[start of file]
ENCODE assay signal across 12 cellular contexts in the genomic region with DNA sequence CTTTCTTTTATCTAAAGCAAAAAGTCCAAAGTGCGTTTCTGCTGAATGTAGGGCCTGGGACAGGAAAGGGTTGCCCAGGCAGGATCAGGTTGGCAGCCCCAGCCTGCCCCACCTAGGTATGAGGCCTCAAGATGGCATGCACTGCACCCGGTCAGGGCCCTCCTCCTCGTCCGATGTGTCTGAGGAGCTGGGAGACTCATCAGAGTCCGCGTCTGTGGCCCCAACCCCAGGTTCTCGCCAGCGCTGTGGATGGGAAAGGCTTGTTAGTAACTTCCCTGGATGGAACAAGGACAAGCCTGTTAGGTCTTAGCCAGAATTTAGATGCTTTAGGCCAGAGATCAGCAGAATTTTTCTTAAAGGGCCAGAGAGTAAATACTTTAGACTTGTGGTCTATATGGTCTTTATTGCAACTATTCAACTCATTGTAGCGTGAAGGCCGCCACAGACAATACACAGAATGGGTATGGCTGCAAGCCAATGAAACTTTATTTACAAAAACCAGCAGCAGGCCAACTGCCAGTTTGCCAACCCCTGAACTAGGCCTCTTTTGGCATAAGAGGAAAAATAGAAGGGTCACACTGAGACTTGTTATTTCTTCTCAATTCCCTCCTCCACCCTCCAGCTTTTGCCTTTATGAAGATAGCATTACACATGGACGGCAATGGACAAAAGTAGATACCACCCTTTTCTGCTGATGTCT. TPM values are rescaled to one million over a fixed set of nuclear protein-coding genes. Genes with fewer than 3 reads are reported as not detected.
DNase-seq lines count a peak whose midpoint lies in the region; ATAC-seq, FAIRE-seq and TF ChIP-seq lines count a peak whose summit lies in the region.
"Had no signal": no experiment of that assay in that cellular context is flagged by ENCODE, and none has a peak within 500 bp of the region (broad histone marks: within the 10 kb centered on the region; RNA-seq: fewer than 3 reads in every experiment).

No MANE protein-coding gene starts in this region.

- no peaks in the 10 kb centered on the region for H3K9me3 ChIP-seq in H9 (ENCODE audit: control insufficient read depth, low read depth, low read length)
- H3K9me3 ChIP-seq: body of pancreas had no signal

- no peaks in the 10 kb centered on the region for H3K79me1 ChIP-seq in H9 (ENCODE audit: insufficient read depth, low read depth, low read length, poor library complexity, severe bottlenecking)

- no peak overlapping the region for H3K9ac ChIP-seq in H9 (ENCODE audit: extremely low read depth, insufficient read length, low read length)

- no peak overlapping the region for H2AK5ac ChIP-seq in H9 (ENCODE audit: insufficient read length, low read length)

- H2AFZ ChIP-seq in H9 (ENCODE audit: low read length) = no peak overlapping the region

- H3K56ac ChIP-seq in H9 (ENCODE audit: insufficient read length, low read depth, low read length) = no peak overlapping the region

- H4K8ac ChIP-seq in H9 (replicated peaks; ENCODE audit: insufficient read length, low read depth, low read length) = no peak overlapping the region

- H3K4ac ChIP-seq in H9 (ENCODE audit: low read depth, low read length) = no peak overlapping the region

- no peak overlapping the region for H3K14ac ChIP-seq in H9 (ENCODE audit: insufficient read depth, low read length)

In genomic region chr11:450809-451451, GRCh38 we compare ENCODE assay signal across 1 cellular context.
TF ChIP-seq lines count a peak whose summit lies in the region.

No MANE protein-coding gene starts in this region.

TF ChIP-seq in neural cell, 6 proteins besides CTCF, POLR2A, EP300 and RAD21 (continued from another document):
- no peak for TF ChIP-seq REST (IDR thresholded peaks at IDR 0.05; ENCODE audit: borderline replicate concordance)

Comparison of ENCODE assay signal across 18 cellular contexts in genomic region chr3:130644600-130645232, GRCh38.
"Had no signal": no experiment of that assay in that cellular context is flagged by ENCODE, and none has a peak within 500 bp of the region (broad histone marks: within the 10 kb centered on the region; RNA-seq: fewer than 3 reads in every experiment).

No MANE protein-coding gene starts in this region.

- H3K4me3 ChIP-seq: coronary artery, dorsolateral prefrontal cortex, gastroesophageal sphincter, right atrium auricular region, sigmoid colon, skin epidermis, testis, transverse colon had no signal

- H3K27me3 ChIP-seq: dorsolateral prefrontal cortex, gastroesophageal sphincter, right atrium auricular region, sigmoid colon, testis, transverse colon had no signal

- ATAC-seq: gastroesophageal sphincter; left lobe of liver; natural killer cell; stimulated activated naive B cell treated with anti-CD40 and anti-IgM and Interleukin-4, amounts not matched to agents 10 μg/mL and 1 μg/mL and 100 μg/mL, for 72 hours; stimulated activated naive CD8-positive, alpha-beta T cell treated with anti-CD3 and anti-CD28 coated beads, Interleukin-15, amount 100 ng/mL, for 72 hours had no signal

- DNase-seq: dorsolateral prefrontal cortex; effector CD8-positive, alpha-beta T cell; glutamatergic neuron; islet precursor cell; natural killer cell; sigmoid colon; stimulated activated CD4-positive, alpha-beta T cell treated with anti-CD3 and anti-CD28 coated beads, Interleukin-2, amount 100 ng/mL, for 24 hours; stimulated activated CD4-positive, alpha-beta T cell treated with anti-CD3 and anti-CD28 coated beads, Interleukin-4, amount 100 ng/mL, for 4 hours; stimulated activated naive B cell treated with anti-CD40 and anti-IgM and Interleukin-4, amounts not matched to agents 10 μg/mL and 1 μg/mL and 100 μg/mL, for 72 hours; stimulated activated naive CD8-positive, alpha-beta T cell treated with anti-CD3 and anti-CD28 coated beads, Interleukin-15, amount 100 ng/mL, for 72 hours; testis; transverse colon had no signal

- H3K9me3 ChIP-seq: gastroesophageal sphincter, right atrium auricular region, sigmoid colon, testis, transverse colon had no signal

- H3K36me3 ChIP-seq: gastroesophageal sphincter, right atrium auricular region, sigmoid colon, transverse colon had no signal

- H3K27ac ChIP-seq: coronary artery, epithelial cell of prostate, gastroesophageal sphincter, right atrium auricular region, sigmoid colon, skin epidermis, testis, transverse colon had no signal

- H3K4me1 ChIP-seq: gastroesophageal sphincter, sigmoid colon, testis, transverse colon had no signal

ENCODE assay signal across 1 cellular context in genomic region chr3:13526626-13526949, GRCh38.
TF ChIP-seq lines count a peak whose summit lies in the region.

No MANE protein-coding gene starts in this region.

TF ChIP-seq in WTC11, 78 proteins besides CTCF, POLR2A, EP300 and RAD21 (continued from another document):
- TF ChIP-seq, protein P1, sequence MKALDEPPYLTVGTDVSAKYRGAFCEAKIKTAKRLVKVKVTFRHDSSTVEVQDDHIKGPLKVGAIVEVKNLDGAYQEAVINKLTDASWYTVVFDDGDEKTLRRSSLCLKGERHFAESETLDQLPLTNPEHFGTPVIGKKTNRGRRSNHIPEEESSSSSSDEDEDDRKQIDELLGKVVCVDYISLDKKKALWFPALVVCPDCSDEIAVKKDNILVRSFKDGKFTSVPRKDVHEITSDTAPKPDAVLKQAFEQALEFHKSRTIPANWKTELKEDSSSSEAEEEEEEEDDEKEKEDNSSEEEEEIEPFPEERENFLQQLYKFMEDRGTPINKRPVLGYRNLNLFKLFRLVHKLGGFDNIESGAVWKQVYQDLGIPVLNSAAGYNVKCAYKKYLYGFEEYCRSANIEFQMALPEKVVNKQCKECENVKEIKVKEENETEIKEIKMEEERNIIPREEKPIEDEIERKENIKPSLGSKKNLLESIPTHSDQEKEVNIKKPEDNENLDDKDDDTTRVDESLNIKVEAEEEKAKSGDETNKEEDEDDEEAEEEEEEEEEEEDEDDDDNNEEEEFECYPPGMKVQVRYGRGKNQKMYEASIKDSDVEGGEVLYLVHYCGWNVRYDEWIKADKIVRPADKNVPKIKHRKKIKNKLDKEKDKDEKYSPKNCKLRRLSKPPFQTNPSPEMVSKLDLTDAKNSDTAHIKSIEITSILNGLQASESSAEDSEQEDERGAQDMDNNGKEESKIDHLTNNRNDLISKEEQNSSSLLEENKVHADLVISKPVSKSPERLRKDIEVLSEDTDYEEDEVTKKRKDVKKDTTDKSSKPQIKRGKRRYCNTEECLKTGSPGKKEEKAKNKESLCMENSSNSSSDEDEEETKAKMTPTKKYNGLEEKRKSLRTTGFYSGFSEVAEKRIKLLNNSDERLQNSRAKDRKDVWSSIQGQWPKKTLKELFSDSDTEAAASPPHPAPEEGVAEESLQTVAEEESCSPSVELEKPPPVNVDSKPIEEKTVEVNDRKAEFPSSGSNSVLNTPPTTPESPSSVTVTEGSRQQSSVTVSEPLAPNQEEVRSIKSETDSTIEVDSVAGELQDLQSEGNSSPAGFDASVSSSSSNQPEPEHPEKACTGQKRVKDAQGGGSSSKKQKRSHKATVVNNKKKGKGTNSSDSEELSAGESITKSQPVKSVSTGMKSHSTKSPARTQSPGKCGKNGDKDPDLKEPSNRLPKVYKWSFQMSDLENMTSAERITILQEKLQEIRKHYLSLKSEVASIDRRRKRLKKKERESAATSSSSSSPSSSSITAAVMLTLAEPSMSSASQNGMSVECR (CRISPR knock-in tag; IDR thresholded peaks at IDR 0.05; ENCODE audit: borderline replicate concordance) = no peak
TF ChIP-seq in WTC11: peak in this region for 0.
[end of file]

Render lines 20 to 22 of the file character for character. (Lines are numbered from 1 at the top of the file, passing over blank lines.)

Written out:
Comparison of ENCODE assay signal across 18 cellular contexts in genomic region chr3:130644600-130645232, GRCh38.
"Had no signal": no experiment of that assay in that cellular context is flagged by ENCODE, and none has a peak within 500 bp of the region (broad histone marks: within the 10 kb centered on the region; RNA-seq: fewer than 3 reads in every experiment).

No MANE protein-coding gene starts in this region.